My husband was a considerate and solicitous person, not rich, not poor. Though he had reached eminence, his profession was one in which the rewards are not financial. What properly he owned at the time of his death he had earned by his own labors. What backlog there was we had saved together. We had tried to be reasonably provident in joint planning and management, and occasionally joint earning, for the future. He, like most responsible men, had been chiefly concerned to leave me and our children as well protected as possible in case of his death; so he had taken special pains, in buying our house and in deciding with me how to arrange our property, to discover what procedure would be to my greatest advantage.
Doubtless there are thousands of husbands who, in the interest of their wives, seek the advice of bankers and lawyers. From the conversations I have had with friends, with lawyers, with tax officials and others in recent months, I believe that many men get the same advice we got: that joint ownership — “either or survivor” — fully protects the survivor, be it husband or wife. And so it does, in one respect. It thwarts effectively and completely any designing kinsfolk or other persons who might try to claim the property. But it does not mean that the survivor has without due process of law the right of access to funds, or the right of disposal of other property, or freedom from an inheritance tax if the total value of all the properly exceeds the tax-free limit. Jointly held property, as my lawyer so repeatedly and bewilderingly expressed it, “ belongs to both but to each in entirety.”This is not double talk; it is legal talk. What it means simply is that a widow inherits any property held in her husband’s and her own name jointly.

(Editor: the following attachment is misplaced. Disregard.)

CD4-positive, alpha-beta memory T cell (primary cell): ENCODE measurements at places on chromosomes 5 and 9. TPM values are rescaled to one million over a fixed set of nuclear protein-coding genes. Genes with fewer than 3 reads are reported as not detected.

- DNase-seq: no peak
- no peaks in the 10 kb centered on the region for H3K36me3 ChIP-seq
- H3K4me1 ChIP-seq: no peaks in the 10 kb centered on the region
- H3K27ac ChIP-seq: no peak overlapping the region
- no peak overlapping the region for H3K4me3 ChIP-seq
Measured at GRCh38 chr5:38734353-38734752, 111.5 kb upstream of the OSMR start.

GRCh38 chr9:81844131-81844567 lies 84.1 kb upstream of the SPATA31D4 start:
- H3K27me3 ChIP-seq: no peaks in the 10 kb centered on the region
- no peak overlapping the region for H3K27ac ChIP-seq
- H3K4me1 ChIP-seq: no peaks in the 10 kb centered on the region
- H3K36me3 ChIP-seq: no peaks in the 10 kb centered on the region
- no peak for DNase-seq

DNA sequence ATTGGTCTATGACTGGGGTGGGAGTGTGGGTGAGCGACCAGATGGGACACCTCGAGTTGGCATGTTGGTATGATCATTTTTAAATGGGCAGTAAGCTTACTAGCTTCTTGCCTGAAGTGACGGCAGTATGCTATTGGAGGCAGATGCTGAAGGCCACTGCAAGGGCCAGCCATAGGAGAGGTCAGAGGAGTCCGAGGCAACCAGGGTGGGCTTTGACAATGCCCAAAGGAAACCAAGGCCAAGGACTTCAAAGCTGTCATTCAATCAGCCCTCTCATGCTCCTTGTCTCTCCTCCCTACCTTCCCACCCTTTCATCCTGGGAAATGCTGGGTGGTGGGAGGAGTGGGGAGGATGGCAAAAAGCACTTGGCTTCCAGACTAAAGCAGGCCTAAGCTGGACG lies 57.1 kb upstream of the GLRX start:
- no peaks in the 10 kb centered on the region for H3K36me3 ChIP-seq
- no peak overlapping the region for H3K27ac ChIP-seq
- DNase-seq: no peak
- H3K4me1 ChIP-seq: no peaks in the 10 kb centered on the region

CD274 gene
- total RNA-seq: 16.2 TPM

Because of its interest in a possible inheritance tax, and because it wants to be sure that all just taxes owed by the deceased have been paid or shall have been paid before the estate comes under the control of the survivor, the Law clamps a firm control on all inherited property. From the instant her husband dies until the Court of Surrogate issues to the executor the necessary testimonial letters and Lax waivers, the widow cannot use jointly held bank accounts or sell or transfer jointly held real estate, including her home, or stock certificates, government bonds, or any other property. With the exception of a negligible sum of money, every bit of property which my husband and I had owned together was in our joint names. Laws vary from state to state, but in my own case the bank which had assured my husband that the joint account would fully protect me in ease of his death now had to tell me that I could not touch it until the will was probated.